The National Reading Panel identified five components of accomplished reading.

They are:

Phonological Awareness
The ability to isolate the discrete sounds within spoken words. For instance, to think of shout as three sounds and possess the ability to blend and manipulate these sounds quickly and easily.

The ability to recognise how sounds are represented in print – to see ‘ou’ in its written form and relate it to the sound it makes.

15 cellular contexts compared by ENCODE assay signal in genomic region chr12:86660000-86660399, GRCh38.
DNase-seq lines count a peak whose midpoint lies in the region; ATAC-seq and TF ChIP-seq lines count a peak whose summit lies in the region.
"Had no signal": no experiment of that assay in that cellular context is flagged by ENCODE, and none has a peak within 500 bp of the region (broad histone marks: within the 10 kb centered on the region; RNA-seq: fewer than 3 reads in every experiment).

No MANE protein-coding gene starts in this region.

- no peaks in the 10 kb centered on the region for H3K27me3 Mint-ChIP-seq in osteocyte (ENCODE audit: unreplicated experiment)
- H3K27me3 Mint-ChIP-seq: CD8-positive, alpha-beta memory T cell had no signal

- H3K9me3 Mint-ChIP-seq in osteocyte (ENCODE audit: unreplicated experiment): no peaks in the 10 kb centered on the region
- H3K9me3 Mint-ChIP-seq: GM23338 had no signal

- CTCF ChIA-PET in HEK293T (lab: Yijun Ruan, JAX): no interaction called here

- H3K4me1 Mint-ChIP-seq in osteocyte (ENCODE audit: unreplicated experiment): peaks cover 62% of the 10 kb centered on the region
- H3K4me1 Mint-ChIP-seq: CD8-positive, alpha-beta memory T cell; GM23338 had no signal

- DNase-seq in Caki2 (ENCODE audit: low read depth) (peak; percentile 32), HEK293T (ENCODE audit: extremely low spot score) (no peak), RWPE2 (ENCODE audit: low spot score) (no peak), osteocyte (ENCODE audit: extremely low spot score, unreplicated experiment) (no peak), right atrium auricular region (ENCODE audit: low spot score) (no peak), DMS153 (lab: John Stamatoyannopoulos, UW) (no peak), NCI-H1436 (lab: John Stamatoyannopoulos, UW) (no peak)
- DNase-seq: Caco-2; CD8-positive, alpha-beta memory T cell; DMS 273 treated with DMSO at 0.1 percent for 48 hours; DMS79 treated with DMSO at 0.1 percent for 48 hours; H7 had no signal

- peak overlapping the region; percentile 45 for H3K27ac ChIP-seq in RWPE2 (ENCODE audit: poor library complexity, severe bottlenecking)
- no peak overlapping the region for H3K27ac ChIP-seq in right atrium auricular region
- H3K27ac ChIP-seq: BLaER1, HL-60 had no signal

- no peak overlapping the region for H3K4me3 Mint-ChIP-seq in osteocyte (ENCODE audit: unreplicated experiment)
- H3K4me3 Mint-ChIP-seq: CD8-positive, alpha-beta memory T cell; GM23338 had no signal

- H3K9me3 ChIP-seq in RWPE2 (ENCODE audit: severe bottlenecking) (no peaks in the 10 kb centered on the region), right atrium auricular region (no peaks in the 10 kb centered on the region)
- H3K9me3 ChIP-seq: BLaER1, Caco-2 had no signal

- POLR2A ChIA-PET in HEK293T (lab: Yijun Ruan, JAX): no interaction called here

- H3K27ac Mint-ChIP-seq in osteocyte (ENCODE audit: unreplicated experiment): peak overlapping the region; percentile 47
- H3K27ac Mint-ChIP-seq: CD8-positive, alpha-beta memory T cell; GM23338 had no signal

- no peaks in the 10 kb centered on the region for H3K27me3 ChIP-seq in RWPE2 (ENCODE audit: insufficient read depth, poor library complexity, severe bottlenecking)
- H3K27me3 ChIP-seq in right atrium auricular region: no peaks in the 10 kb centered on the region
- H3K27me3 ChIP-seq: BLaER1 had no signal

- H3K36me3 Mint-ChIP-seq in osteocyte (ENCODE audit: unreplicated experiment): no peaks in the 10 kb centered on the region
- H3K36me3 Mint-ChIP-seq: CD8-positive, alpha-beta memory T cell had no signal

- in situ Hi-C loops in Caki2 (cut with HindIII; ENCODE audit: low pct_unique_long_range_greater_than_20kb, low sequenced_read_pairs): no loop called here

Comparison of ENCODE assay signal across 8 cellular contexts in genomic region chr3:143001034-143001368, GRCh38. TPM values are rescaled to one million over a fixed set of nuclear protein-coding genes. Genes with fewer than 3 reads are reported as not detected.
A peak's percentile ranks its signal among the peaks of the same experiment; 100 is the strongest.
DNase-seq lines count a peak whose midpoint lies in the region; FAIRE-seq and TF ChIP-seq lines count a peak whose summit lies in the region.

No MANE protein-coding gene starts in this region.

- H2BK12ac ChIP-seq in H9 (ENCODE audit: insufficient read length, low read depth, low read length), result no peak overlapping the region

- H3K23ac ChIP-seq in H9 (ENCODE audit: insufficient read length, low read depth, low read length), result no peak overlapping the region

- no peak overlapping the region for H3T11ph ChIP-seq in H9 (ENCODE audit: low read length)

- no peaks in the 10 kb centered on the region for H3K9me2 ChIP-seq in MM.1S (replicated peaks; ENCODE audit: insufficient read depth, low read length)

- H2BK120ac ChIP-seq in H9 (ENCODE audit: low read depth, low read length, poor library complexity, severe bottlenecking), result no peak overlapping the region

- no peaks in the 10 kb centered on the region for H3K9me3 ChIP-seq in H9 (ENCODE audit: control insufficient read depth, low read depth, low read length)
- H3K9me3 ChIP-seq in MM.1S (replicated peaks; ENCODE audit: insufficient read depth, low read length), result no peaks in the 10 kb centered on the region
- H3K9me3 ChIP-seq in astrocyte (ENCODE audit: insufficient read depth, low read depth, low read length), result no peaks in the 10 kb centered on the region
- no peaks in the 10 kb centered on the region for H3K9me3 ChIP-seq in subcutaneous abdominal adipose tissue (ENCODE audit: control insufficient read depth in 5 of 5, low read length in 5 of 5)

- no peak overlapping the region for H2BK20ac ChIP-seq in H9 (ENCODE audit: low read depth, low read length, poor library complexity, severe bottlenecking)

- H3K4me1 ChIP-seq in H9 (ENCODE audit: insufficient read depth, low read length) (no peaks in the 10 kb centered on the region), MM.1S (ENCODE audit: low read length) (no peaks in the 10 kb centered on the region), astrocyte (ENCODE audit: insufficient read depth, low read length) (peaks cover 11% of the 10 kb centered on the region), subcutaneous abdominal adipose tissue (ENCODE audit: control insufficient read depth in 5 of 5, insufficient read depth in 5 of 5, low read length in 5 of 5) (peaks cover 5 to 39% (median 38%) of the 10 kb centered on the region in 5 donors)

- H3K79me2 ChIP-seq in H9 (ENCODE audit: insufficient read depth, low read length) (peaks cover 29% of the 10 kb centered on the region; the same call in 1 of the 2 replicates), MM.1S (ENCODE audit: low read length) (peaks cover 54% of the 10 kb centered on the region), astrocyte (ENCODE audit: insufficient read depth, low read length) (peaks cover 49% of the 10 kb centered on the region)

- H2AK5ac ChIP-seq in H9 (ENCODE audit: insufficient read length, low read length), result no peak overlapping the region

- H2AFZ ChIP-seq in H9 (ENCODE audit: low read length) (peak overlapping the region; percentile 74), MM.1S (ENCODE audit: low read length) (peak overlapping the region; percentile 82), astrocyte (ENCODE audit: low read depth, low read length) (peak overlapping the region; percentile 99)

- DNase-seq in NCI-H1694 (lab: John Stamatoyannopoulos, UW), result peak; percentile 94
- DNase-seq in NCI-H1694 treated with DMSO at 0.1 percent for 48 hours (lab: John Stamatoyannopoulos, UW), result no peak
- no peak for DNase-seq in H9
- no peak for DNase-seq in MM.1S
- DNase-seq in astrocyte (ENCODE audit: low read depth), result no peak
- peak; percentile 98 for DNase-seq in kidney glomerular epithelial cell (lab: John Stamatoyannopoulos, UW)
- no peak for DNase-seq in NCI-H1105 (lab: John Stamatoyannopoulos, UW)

Phonological awareness and phonics skills are at the heart of rapid and easy decoding, and of fluency.

A child cannot comprehend text if the meaning of too many words evades them. An adequate vocabulary is an essential foundation of comprehension.

When children are competent in all of the above, they can focus on the final component.
This is the purpose of reading:

The ability to extract meaning from the text- the ability to think in language, in words.

Having defined the fundamental components of accomplished reading, let’s look at the stumbling blocks in Reading Problems.